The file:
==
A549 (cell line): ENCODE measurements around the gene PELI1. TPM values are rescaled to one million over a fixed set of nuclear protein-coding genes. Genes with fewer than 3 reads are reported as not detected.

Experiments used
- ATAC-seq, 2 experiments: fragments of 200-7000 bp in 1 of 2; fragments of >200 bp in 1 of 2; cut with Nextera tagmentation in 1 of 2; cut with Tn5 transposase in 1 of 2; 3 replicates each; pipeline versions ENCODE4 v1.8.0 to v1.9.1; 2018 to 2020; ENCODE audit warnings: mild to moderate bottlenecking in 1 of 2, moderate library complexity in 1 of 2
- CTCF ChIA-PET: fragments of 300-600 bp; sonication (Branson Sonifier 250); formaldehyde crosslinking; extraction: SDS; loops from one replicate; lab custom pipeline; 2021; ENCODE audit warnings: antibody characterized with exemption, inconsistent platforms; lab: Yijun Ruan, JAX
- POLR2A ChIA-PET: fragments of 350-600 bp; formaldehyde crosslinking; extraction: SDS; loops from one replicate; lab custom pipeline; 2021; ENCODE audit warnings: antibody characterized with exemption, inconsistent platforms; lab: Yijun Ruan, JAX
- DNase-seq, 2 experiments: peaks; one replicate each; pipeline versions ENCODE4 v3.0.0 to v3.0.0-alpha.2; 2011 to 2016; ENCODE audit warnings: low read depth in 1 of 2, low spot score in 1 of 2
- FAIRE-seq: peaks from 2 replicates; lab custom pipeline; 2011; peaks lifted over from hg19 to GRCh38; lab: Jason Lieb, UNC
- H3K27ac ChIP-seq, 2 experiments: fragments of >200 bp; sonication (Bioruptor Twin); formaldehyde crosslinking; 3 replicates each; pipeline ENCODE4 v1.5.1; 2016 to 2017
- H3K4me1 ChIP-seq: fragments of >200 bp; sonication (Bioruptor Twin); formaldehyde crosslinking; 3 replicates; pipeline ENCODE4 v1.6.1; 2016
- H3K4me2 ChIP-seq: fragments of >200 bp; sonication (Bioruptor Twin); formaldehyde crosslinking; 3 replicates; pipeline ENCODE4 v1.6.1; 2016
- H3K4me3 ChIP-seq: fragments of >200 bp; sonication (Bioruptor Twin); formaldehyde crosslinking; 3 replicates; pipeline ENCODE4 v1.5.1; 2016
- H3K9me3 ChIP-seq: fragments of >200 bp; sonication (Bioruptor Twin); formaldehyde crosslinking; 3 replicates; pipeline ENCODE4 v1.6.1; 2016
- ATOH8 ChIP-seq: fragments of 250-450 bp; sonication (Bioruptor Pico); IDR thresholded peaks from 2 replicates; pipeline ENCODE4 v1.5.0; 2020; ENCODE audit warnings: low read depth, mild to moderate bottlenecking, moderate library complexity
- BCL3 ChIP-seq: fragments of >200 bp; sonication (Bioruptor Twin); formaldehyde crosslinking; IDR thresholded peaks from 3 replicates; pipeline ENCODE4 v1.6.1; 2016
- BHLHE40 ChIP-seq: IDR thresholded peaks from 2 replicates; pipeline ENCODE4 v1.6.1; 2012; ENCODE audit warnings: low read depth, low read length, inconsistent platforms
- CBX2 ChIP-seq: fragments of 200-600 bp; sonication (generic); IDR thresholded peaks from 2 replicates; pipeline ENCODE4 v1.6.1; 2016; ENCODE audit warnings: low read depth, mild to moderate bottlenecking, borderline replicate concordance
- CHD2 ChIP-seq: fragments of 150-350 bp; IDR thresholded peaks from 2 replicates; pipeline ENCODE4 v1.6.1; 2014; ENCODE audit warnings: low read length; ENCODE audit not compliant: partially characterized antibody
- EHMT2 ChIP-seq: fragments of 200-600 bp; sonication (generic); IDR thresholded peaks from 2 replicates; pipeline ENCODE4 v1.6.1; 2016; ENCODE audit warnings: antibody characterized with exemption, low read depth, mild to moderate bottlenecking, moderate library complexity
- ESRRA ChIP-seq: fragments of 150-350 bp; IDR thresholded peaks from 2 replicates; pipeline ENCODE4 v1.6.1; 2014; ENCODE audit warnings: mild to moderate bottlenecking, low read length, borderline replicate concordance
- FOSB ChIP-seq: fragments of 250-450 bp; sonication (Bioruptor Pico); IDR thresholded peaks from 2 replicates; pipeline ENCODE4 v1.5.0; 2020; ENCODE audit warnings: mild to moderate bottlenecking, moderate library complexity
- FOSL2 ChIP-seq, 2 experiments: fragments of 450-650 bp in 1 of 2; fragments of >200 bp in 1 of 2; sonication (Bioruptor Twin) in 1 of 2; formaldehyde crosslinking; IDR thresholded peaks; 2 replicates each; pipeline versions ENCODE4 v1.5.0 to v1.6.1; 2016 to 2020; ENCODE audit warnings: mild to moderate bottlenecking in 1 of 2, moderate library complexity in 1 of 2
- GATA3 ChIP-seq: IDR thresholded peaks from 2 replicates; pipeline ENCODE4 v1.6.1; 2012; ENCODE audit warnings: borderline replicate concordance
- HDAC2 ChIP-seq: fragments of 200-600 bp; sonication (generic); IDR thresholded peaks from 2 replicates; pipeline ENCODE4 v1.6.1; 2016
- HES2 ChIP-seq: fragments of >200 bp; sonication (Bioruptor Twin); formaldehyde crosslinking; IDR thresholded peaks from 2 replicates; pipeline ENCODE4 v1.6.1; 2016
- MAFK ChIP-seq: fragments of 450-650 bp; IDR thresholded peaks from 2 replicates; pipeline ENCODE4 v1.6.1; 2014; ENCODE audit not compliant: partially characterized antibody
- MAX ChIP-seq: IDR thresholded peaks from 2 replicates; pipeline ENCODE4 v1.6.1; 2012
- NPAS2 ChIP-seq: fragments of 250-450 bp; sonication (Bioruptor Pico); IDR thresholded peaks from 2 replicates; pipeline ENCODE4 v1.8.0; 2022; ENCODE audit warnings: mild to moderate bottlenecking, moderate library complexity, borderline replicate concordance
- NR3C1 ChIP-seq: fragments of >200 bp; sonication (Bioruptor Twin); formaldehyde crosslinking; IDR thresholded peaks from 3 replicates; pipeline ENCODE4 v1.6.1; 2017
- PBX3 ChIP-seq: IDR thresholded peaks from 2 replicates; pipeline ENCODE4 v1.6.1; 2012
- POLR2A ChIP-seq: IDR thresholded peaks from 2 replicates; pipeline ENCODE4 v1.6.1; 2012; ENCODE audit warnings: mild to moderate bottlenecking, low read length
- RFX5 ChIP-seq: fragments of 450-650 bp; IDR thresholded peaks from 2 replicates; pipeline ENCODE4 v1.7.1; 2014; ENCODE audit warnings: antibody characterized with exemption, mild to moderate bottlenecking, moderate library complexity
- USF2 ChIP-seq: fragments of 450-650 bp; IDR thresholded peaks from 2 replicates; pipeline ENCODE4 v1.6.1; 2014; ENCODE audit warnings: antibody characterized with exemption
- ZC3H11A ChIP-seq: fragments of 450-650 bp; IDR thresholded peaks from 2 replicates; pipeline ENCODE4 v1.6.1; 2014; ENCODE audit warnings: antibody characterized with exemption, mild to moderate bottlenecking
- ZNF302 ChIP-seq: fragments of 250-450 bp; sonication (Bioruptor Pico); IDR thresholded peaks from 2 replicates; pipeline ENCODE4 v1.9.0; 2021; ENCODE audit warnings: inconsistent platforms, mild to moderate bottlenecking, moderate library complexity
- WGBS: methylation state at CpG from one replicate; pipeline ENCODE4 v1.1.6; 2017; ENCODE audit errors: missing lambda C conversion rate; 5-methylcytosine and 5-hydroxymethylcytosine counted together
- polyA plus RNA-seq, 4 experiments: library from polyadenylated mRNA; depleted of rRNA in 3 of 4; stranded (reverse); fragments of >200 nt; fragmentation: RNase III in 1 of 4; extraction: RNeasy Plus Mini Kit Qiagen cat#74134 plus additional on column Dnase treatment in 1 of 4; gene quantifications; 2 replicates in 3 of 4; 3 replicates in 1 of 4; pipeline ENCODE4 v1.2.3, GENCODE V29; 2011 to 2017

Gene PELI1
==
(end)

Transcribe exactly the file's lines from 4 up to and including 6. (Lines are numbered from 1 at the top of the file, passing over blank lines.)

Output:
- CTCF ChIA-PET: fragments of 300-600 bp; sonication (Branson Sonifier 250); formaldehyde crosslinking; extraction: SDS; loops from one replicate; lab custom pipeline; 2021; ENCODE audit warnings: antibody characterized with exemption, inconsistent platforms; lab: Yijun Ruan, JAX
- POLR2A ChIA-PET: fragments of 350-600 bp; formaldehyde crosslinking; extraction: SDS; loops from one replicate; lab custom pipeline; 2021; ENCODE audit warnings: antibody characterized with exemption, inconsistent platforms; lab: Yijun Ruan, JAX
- DNase-seq, 2 experiments: peaks; one replicate each; pipeline versions ENCODE4 v3.0.0 to v3.0.0-alpha.2; 2011 to 2016; ENCODE audit warnings: low read depth in 1 of 2, low spot score in 1 of 2